The Southwestern Historical Quarterly, Volume 48, July 1944 - April, 1945 Page: 372
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Southwestern Historical Quarterly
crowd remained to jostle itself, to cheer, jeer, laugh and sing
until the last day of the celebration. Then wearied ranch folk and
their more prepossessing town brethren climbed aboard creaking
buckboards, dusty buggies, and faithful horses and scattered to
resume the tasks which made up so large a part of western life.
Thus bloomed and faded into the past a pioneering attempt to
carve for the old west a niche wherein its traditions and its spirit
might exist against an effacing progress. But conceived as it
was principally in easy joviality and a desire for passing en-
tertainment, the measure failed to imbue with desire to preserve
it a strong enough majority. With the scattering of the few who
had inaugurated the occasion the spirit weakened and celebra-
tions returned to the ranch round-ups which had preceded it.
The first celebration and contest was primarily to settle a ques-
tion of superiority of roping between Ellison Carroll and Albert
Phillips, a Negro related to the Mose Anderson family. There
were numerous other ropers as well as these two. The Laurel
Leaf cowboys matched the two, and J. Ellison won the match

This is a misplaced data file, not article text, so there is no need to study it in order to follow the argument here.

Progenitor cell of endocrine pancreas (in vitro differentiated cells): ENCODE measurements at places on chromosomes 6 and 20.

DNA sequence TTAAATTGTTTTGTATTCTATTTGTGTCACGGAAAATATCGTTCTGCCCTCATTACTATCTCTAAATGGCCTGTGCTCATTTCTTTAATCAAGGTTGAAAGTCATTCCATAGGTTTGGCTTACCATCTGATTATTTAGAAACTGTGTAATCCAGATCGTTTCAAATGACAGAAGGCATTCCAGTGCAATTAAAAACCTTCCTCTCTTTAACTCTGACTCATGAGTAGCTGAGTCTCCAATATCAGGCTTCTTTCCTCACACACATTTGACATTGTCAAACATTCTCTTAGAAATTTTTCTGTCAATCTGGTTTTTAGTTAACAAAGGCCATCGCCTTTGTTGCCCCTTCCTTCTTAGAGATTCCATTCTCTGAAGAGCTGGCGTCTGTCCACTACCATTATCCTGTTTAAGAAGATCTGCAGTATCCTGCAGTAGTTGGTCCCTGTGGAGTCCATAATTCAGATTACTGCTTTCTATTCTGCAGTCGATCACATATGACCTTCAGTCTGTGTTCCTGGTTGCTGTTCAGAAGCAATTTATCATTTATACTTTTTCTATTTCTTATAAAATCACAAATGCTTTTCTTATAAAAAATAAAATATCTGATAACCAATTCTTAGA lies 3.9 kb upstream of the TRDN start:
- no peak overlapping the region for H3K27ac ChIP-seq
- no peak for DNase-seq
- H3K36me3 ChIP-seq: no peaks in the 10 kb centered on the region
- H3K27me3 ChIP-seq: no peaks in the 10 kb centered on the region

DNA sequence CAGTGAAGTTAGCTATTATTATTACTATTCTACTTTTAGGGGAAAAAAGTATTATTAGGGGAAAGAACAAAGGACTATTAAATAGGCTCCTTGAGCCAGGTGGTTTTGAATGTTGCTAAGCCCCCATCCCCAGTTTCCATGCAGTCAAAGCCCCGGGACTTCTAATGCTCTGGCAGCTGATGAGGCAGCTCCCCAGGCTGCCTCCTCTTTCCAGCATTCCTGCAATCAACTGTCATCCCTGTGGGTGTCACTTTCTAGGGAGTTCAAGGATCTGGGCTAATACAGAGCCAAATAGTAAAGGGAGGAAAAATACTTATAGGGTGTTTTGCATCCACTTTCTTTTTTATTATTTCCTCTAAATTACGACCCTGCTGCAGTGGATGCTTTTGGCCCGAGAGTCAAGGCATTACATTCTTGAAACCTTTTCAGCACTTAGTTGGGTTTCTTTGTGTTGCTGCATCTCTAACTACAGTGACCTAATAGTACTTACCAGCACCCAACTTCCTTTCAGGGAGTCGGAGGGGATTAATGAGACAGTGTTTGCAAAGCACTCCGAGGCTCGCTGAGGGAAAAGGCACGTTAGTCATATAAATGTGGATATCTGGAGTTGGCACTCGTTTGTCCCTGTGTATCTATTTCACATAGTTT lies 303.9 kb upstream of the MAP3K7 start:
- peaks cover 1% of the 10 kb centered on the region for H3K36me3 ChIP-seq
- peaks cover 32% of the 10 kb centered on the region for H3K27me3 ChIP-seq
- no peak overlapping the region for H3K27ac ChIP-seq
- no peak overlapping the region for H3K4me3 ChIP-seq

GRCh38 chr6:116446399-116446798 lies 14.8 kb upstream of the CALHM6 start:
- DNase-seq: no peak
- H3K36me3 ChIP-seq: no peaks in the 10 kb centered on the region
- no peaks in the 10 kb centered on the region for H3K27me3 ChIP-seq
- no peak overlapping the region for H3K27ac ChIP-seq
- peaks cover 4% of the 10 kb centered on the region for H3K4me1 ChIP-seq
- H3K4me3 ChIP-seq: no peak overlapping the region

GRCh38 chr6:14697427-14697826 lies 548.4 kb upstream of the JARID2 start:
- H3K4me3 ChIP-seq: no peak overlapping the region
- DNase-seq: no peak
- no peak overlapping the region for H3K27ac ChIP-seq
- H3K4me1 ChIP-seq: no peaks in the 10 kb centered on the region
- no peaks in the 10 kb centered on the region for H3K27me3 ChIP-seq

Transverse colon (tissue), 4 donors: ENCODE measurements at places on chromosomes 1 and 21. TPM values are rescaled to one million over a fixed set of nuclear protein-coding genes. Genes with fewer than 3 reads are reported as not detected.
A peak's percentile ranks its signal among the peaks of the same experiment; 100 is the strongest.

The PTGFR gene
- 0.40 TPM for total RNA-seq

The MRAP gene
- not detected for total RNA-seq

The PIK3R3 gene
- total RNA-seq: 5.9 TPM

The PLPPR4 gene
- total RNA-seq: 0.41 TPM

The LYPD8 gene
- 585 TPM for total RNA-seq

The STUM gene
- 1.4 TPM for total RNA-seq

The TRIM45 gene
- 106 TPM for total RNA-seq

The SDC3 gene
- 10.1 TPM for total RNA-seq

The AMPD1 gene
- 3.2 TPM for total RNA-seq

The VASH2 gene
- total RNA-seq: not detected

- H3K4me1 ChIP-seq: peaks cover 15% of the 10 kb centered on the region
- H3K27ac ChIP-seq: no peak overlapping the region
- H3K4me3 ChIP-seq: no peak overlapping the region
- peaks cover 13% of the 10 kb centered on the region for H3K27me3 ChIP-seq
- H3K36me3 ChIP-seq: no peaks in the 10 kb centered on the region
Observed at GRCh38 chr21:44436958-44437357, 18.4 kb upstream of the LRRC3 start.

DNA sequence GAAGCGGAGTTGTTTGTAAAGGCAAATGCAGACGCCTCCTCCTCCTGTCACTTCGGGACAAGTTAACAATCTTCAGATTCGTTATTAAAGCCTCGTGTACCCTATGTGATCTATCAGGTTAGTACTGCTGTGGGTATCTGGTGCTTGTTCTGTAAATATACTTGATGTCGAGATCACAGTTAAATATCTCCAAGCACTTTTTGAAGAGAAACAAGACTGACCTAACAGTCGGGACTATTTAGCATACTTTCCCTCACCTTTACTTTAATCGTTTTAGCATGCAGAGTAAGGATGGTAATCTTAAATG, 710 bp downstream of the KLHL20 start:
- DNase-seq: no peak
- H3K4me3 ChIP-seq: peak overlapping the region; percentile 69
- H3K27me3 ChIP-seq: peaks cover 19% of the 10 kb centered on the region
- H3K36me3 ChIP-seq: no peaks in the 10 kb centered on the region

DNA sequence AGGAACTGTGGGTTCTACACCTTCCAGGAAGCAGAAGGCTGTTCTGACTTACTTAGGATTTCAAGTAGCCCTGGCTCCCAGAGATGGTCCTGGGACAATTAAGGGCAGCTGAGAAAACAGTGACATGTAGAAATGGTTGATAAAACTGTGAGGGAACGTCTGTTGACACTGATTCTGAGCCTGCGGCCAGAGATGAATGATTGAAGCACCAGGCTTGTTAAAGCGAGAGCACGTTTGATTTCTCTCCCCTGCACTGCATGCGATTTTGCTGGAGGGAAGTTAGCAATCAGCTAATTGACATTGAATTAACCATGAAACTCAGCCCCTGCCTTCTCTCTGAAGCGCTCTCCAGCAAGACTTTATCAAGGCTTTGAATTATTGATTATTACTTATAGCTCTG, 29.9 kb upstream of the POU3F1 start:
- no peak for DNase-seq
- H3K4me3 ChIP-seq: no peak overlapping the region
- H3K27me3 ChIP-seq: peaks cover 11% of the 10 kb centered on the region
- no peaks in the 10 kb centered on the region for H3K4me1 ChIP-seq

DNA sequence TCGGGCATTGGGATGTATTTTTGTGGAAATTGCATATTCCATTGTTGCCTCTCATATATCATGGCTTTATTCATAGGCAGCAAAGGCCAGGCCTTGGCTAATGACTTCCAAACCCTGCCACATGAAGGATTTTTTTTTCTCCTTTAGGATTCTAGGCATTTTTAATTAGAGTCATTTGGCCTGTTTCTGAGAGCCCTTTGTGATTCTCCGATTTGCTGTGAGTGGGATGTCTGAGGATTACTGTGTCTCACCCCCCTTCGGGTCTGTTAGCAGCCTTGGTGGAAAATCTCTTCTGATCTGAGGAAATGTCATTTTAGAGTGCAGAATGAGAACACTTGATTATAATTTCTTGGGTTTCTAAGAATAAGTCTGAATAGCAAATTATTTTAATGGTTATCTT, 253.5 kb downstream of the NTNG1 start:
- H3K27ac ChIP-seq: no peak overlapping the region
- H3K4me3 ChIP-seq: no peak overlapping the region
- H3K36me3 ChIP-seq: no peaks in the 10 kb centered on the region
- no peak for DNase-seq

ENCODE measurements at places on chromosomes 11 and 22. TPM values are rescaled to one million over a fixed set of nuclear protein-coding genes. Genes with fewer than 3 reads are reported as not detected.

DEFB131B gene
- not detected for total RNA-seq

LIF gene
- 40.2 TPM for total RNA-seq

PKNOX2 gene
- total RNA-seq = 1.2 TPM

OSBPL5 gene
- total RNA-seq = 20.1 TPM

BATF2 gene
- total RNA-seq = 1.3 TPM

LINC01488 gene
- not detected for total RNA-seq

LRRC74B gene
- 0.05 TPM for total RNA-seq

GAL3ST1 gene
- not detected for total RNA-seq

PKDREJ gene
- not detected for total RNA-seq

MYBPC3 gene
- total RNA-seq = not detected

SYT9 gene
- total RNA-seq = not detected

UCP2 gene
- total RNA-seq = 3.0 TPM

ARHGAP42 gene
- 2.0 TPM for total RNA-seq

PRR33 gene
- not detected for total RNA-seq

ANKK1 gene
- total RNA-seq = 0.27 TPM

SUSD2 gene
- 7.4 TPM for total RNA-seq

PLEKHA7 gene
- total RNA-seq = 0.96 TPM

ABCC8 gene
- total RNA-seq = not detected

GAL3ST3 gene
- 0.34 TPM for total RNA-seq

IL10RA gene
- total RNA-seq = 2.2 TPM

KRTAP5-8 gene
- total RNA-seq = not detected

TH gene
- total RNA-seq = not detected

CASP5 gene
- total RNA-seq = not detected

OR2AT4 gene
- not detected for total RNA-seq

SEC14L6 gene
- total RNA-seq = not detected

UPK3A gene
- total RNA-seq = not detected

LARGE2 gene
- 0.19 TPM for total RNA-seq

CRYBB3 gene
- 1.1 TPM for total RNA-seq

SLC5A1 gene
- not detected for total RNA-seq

by easy odds. A collection was taken up for the prizes, and
numerous side bets were made. J. C. Studer, a comparatively
young man, and one of the spectators, made the statement that
"men could be seen frequently in the crowd with hands full of
money, and this was more money than I had ever seen up to
The 4th became a day of celebration and entertainment in
years following, the principal forms being music, speeches and
horse acing. Tournament races also were quite popular at that
time. For the benefit of the younger generation and those that
have never seen them, they may be explained as being held on
a straight-away track, with poles erected a given number of
yards apart, each of which had a bar extended out with a clip
that held a ring. The rider equipped with a spear would run
at full speed down the course, and those picking up the most
rings in the shortest time were considered the winners.
It was not until the nationally rising tide of colorful fads and
chamber-of-commerce-sponsored expositions had carved a firm
financial footing for themselves that the western rodeo began to
exist as an established community project. Canadian's thirteen-
year-old Anvil Park rodeo is a product of this evolution.
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Texas State Historical Association. The Southwestern Historical Quarterly, Volume 48, July 1944 - April, 1945, periodical, 1945; Austin, Texas. (texashistory.unt.edu/ark:/67531/metapth146055/m1/416/: accessed October 21, 2017), University of North Texas Libraries, The Portal to Texas History, texashistory.unt.edu; crediting Texas State Historical Association.